Food tribes: Fighting the good (food) fight

Think about the last time you went out to eat with friends, or the last time you invited someone to your home to share a meal. If there were more than three people in your group, I’ll bet one of them had a dietary restriction or food regimen that limited your dining options. And I’ll bet you happily and somewhat easily accommodated, finding no shortage of restaurants or recipes to meet the group’s collective needs.

From raw to keto to gluten-free, uber-niche “food tribes” are the new normal. While the landscape’s a lot to keep track of, this increasingly nuanced way of categorizing and communicating food products actually holds a bright future for brands, marketers, and consumers alike.

It’s been a big year

Remember this time a year ago? The weather was still warm, the kids were heading back to school, and only 1 in 7 people followed a specific diet regimen. However, in just 12 months, that figure has more than doubled to a ratio of 1 in 3.1 Food tribes aren’t just a rising trend, they’re an exploding market.

Food tribes aren’t just a rising trend, they’re an exploding market.

Because of the fragmentation that defines tribalism, no single food tribe comprises a very large portion of total food tribe market. For example, two of the largest tribes—Paleo and vegan—clock in at just under 4 percent and 8 percent of the whole, respectively.While it’s clear that food producers should deliver products that speak to these fast-growing tribes, the relatively small size of each group makes poses a barrier to large-scale success. So, what’s a food producer (and its brand and marketing teams) to do?

All together now…

There are challenges for consumers, too: the pervasive, dogmatic passion created by food tribalism appears to be stressing us out. Eighty percent of consumers say they come across conflicting information about food and nutrition. Sixty percent say it makes them doubt their choices.1 So many facts and alternative facts, betters and bests, and competing narratives around what it means to eat “healthy”—and all most of us want is peace of mind and a full belly.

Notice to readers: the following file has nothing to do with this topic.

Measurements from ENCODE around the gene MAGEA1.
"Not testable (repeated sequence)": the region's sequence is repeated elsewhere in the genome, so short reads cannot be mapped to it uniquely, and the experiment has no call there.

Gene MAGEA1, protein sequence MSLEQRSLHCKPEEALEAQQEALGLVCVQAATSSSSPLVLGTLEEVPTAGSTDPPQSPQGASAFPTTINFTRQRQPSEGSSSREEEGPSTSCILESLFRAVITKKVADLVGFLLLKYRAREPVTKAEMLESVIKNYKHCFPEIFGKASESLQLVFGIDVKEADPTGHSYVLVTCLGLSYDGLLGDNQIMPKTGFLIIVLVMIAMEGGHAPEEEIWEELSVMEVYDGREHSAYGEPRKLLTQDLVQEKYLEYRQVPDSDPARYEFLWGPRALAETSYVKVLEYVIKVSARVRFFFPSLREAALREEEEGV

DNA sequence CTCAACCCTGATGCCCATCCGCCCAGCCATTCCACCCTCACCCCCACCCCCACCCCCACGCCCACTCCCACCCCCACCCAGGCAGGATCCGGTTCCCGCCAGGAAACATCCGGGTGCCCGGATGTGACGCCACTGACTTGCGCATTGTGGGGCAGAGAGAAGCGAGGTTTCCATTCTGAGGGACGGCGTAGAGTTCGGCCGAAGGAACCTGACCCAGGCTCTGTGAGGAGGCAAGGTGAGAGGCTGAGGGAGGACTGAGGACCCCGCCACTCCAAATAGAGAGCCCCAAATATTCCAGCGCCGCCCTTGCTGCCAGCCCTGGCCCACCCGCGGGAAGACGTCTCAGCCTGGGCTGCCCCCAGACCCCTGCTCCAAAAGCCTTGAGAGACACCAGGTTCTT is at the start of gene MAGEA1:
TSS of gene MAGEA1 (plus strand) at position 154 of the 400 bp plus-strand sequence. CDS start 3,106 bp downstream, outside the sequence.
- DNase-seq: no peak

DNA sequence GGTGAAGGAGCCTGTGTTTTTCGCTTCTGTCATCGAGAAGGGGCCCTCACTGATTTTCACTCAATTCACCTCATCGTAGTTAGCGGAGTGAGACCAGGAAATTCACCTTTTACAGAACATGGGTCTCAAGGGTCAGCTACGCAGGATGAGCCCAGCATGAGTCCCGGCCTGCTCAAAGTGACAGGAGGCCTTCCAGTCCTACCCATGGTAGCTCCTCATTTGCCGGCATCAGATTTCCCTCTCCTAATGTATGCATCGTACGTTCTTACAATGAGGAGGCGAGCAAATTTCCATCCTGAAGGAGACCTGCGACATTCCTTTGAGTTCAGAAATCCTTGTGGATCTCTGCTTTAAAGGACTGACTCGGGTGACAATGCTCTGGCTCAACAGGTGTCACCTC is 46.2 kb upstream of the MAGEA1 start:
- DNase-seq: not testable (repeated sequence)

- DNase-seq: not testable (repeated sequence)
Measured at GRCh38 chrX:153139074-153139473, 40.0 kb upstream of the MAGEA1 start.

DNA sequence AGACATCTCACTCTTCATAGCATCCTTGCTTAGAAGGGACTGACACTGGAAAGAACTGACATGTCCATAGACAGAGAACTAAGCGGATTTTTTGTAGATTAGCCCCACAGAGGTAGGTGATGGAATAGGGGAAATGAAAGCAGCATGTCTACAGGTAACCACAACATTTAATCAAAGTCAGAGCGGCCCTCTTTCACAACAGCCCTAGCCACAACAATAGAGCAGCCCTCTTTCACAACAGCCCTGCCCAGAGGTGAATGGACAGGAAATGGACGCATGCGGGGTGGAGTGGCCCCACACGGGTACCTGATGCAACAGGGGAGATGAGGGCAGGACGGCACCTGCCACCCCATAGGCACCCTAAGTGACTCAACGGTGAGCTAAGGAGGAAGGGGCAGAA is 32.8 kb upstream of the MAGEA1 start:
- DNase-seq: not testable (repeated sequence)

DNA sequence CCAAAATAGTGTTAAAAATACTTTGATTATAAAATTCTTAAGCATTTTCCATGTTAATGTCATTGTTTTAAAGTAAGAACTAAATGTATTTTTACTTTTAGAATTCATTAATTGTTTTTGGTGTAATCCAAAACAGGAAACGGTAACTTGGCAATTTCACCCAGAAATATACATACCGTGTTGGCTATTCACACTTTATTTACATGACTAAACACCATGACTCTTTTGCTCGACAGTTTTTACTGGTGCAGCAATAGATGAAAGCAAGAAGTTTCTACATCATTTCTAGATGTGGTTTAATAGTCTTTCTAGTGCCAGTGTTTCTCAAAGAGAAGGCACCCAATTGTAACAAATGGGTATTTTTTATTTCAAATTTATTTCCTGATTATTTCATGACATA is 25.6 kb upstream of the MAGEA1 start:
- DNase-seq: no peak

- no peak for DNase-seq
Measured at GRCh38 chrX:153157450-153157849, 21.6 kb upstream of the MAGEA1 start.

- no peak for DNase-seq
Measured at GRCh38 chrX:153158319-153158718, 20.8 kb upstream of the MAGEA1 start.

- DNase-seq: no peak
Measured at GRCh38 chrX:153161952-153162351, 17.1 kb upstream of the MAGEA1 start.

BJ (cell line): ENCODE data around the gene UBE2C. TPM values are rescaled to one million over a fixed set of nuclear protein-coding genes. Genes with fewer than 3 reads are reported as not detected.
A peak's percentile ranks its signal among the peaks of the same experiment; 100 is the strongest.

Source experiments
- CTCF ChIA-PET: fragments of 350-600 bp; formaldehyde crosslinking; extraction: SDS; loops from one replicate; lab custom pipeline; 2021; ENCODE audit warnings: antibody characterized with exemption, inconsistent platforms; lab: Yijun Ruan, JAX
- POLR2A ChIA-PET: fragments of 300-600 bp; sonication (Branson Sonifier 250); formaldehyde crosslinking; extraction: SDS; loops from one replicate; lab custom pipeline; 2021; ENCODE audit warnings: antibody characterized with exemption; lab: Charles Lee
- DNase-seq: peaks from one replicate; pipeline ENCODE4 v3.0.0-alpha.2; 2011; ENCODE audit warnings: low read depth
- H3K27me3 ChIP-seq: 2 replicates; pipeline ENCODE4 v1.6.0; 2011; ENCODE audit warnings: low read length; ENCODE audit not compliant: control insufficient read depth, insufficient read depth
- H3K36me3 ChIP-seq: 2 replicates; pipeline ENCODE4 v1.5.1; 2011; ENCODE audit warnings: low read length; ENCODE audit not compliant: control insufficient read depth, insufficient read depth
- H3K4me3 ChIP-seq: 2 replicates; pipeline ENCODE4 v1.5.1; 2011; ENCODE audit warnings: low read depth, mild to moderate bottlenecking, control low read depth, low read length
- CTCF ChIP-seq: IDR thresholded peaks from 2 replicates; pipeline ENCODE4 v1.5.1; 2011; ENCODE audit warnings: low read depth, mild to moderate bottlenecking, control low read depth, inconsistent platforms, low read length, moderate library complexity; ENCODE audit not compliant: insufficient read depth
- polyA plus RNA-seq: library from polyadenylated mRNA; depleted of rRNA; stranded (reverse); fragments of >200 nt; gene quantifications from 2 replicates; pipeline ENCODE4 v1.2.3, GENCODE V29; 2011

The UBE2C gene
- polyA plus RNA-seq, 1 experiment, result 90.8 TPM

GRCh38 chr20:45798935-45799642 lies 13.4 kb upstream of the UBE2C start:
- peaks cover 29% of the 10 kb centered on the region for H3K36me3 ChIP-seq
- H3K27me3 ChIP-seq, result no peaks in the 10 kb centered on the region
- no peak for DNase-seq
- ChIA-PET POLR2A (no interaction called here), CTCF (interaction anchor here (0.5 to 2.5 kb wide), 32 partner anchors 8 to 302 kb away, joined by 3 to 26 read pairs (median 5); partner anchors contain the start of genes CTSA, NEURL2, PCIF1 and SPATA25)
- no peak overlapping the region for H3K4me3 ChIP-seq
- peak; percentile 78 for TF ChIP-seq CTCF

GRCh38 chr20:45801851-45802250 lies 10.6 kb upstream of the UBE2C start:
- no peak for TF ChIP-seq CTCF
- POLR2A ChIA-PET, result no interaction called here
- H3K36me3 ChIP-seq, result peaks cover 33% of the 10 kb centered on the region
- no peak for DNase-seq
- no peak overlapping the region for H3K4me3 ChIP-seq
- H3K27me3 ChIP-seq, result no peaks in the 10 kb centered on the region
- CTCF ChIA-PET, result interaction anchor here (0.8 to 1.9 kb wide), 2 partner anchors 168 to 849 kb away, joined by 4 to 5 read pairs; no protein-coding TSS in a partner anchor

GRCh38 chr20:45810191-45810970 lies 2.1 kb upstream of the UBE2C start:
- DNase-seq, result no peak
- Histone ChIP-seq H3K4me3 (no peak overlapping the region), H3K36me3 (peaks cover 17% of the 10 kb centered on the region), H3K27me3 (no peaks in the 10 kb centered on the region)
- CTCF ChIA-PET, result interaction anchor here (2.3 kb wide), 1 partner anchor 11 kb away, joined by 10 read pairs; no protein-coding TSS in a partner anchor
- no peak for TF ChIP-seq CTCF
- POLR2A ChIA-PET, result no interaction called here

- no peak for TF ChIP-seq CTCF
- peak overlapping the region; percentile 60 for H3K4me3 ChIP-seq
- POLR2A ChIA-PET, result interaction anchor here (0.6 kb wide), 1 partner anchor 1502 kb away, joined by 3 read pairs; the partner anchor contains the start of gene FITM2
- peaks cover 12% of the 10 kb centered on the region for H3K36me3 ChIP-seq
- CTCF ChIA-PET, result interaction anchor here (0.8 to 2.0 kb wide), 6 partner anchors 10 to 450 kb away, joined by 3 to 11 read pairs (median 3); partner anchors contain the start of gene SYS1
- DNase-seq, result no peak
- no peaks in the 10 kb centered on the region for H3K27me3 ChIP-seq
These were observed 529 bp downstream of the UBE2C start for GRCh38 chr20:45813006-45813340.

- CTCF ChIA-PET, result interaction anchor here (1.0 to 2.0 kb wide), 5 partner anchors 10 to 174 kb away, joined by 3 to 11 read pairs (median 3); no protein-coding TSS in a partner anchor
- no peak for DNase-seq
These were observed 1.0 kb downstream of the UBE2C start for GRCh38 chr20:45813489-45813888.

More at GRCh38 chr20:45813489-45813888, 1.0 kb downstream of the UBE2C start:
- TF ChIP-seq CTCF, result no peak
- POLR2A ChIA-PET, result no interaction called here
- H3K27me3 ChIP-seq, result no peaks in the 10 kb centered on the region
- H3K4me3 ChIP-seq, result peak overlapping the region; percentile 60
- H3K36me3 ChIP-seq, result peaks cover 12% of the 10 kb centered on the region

Studies reveal that half of us flip the package to read nutrition facts and ingredients when making our purchase decisions. According to the International Food Information Council Foundation, what we’re looking for are simple truths like non-GMO, a short list of ingredients, and products made in a more environmentally sustainable way.1

This figure reveals that, at our core, the majority of us share a baseline desire that sounds something like this: “I want food that’s good for me and for the world around me.” Food tribers just happen to practice a more specific and regimented manifestation of that desire.

Connecting the dots

If food tribalism is here to stay, and if we all share the same basic desire, how does a food brand talk the talk without isolating everyday folks? Our take: Connect with the fringes, and you’ll attract the middle.

Imagine two consumers: Jill, a young professional who follows a strictly paleo lifestyle, and Lisa, a middle-aged mom who wants what’s good for her family but doesn’t have the time, knowledge, or discipline to follow a particular food regimen.

And let’s say they’re both shopping for burgers. Your burger, as the food producer, stands out because it’s designed to look clean, relevant, and fresh. Jill picks it up and starts reading the details because she must see the things she’s looking for: non-GMO, freshness, low-fat, free of nitrates, grass-fed. Lisa picks it up and thinks, “Hmm. Non-GMO? I think that means it’s more natural, which is good. I know fresh and low-fat are healthier, so I like that. I’m not exactly sure why nitrates are bad but if they’re not in there I’m sure that’s better for my family. And grass-fed is nice because I like picturing cows happily munching away in an open field.”

Connect with the fringes, and you’ll attract the middle.

That’s a bit simplistic, but you get the point. Because consumers like Lisa have a tacit understanding of what’s good for them and the earth, and share Jill’s desire for healthiness, you as the food brand can reach both audiences. When your packaging stands out and communicates detailed product info that nails Jill’s food tribe needs, you convert Lisa at the same time.

Food tribes, FTW!

Food tribes are good for consumers and good for food producers because they push us all towards a better world. Food producers are pushed to innovate, delivering food that’s increasingly healthier and more sustainable. Consumers are pushed to be more knowledgeable about what goes in their bodies and its impact on the world around them. Marketers and branders are pushed to be more transparent, precise, communicative, and respectful of discerning consumer needs and tastes. Long live food tribes!

Need help reaching your food tribe (and the rest of us)? Our team loves crafting brand strategy and design that helps your product stand out on shelves. Contact me—I’d love to hear from you.